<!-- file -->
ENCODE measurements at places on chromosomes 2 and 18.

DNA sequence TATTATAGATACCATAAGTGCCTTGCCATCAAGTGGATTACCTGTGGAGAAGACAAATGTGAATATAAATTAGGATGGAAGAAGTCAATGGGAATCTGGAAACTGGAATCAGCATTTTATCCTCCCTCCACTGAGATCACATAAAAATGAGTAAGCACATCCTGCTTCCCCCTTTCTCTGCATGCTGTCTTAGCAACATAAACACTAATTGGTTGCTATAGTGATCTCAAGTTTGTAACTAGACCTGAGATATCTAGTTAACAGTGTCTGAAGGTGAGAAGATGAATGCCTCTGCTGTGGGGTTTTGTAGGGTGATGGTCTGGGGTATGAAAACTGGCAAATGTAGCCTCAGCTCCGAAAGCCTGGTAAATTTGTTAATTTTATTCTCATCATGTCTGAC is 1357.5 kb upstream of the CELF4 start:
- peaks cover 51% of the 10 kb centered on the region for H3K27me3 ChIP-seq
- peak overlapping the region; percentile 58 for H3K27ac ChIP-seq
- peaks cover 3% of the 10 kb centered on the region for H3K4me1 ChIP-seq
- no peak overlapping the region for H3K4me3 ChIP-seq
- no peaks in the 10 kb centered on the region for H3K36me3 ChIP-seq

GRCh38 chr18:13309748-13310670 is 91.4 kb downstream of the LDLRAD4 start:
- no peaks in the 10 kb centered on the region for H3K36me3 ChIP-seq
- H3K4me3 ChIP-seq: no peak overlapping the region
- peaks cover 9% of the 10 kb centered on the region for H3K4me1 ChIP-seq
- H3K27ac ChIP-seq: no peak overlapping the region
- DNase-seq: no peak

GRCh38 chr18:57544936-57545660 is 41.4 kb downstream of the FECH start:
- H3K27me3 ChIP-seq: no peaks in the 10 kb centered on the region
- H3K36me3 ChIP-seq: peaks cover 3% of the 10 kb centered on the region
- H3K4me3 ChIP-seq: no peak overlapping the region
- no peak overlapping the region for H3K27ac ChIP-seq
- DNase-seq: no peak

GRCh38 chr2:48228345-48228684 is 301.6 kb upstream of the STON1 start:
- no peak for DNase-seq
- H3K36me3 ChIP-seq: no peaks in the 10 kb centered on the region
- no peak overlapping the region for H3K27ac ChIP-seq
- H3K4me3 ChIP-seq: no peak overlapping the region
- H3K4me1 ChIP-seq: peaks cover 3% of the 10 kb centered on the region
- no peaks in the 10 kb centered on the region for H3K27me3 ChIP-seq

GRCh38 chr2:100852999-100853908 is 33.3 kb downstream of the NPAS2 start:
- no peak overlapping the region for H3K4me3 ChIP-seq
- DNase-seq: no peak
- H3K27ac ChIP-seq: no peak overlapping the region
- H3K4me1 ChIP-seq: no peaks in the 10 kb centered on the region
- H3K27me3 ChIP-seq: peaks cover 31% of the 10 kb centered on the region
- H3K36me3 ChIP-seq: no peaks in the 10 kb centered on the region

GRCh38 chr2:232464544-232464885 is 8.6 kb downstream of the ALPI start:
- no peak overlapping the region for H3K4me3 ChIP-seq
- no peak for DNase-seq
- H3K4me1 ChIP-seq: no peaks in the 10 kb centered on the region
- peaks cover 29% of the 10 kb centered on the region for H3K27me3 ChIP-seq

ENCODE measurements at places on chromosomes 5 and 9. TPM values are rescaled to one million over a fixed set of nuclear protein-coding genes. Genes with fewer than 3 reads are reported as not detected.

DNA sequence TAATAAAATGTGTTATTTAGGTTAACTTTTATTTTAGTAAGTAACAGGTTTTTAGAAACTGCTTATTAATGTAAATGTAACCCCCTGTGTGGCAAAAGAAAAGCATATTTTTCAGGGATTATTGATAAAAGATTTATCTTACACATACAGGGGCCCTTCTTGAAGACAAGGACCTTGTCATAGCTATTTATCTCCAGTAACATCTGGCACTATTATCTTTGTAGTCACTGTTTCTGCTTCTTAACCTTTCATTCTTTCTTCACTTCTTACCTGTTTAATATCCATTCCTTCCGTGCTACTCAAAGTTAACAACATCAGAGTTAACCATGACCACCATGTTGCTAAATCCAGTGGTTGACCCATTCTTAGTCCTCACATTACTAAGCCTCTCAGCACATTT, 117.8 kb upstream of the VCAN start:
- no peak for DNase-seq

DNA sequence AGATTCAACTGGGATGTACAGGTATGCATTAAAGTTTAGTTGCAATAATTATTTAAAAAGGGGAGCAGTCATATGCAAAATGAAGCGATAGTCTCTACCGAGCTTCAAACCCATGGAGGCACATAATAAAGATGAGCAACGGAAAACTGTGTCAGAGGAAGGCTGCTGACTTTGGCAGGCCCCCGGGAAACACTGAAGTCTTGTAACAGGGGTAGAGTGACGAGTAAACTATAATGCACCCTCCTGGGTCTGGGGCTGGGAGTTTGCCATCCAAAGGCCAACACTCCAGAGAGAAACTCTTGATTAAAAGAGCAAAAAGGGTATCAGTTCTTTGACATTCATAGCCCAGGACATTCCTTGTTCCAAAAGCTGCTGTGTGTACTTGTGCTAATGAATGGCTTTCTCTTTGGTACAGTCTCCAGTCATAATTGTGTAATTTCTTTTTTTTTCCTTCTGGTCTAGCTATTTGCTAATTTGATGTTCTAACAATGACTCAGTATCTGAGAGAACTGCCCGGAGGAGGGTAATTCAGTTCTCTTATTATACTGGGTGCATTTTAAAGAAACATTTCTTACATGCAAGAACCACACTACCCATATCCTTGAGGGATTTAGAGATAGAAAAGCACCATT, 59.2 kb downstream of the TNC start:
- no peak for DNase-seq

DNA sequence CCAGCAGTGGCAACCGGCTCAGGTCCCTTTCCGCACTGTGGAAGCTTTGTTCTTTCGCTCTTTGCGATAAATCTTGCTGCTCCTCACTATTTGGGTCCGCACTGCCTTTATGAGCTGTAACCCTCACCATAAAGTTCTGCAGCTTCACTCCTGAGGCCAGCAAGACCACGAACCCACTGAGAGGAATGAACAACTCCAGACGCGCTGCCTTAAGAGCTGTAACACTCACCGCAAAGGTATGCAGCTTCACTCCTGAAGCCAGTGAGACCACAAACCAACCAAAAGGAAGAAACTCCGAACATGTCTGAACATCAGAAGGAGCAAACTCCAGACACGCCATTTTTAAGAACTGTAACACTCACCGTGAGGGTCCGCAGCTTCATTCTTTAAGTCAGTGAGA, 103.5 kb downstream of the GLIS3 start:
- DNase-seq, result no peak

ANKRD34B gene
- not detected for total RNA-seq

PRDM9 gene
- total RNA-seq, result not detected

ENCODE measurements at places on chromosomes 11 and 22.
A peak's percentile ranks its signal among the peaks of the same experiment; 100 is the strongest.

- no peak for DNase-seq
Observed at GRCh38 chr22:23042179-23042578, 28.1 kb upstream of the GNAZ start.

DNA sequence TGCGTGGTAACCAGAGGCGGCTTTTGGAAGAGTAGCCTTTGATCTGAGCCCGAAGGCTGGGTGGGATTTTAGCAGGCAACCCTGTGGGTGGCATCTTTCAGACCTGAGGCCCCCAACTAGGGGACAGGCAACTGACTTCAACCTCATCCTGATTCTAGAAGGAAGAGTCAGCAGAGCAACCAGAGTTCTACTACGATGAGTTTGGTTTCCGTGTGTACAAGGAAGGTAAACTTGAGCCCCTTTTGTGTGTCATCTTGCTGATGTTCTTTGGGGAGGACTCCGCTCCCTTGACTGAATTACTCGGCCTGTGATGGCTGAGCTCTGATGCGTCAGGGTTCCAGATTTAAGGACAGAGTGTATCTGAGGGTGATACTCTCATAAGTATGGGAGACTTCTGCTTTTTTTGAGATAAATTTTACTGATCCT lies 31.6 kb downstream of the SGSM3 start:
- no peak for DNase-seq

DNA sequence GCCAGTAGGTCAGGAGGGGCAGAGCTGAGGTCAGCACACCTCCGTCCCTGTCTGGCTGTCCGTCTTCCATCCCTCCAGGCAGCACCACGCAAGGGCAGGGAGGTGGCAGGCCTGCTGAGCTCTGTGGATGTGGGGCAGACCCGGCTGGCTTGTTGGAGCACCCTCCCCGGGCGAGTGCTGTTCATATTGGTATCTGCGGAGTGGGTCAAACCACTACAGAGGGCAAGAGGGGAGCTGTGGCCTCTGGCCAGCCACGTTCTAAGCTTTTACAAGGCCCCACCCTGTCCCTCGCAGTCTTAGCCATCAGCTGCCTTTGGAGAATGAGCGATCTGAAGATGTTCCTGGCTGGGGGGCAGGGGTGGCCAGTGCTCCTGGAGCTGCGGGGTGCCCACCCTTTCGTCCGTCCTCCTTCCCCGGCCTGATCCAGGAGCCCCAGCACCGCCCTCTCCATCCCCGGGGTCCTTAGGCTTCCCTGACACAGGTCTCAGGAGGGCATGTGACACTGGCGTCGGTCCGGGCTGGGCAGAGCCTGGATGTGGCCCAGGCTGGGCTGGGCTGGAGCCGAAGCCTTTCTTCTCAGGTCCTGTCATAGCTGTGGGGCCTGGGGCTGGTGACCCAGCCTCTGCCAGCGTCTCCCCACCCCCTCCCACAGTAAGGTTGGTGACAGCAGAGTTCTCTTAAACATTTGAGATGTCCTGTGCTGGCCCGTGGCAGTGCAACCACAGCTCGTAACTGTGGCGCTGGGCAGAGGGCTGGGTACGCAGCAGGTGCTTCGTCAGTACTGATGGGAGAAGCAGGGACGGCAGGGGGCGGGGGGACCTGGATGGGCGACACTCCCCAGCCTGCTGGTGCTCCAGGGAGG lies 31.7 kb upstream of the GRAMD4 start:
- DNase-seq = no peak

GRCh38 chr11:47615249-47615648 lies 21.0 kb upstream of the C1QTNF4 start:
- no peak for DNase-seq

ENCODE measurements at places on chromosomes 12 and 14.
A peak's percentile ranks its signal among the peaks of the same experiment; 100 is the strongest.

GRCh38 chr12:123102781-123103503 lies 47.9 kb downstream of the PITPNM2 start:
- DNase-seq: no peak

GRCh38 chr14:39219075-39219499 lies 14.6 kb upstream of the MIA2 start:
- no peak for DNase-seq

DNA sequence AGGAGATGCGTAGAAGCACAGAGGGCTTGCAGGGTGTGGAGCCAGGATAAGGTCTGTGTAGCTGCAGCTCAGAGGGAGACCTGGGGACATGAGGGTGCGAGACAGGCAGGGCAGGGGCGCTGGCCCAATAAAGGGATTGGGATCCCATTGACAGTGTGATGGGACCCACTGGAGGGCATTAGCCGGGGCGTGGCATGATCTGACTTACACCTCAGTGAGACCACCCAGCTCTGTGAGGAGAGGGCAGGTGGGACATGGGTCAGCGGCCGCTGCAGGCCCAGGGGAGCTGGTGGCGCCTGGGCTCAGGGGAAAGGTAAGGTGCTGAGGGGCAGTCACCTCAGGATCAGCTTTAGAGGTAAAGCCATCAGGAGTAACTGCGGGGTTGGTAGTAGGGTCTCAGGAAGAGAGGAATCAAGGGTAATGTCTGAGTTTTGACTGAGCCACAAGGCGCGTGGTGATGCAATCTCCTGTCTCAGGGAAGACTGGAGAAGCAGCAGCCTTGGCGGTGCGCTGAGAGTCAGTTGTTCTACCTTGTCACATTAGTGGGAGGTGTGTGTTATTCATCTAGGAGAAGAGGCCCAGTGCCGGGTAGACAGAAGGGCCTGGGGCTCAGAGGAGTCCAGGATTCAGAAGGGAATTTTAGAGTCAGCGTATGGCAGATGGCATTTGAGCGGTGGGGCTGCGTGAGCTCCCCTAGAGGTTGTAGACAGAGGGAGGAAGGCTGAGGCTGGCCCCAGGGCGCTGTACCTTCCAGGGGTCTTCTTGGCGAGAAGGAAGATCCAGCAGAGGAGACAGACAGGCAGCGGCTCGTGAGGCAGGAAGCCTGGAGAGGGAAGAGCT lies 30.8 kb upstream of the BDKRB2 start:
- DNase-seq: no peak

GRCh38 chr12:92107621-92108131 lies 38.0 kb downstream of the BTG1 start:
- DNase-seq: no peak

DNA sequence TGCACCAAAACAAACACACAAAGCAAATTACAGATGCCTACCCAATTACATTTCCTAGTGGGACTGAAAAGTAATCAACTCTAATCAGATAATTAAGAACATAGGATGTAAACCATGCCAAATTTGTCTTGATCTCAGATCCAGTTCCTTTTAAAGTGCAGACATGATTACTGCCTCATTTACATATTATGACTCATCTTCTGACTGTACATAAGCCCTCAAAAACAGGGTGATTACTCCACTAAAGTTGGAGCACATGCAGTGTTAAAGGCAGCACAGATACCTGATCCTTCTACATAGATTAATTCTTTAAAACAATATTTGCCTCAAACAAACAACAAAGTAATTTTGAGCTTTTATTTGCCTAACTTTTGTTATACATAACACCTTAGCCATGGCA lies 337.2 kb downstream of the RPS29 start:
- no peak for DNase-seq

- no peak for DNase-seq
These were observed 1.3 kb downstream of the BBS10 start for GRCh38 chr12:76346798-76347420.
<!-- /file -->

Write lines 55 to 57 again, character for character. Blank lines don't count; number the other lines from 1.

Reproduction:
- no peak for DNase-seq

DNA sequence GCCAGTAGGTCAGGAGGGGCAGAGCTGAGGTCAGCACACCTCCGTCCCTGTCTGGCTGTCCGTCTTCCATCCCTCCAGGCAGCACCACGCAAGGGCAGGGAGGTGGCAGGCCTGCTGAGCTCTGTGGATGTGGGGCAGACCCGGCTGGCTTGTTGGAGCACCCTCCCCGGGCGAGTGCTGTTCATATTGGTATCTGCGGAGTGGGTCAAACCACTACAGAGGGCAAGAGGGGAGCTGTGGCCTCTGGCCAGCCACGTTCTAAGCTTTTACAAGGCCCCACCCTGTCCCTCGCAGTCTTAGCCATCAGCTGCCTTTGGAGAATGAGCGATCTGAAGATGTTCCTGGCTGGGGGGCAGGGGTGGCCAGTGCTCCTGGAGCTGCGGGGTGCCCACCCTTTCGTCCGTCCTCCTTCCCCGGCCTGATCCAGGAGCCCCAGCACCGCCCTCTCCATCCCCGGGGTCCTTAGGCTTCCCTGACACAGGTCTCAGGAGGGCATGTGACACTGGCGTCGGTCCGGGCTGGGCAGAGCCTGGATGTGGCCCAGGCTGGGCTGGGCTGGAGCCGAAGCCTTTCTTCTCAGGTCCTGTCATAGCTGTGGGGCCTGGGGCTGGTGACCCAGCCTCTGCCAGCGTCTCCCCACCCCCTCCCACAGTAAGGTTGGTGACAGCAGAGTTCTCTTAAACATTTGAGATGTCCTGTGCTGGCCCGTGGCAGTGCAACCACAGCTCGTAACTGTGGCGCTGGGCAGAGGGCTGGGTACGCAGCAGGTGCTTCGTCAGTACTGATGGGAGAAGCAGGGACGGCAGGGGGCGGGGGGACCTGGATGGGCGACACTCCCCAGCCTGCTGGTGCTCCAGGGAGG lies 31.7 kb upstream of the GRAMD4 start:
- DNase-seq = no peak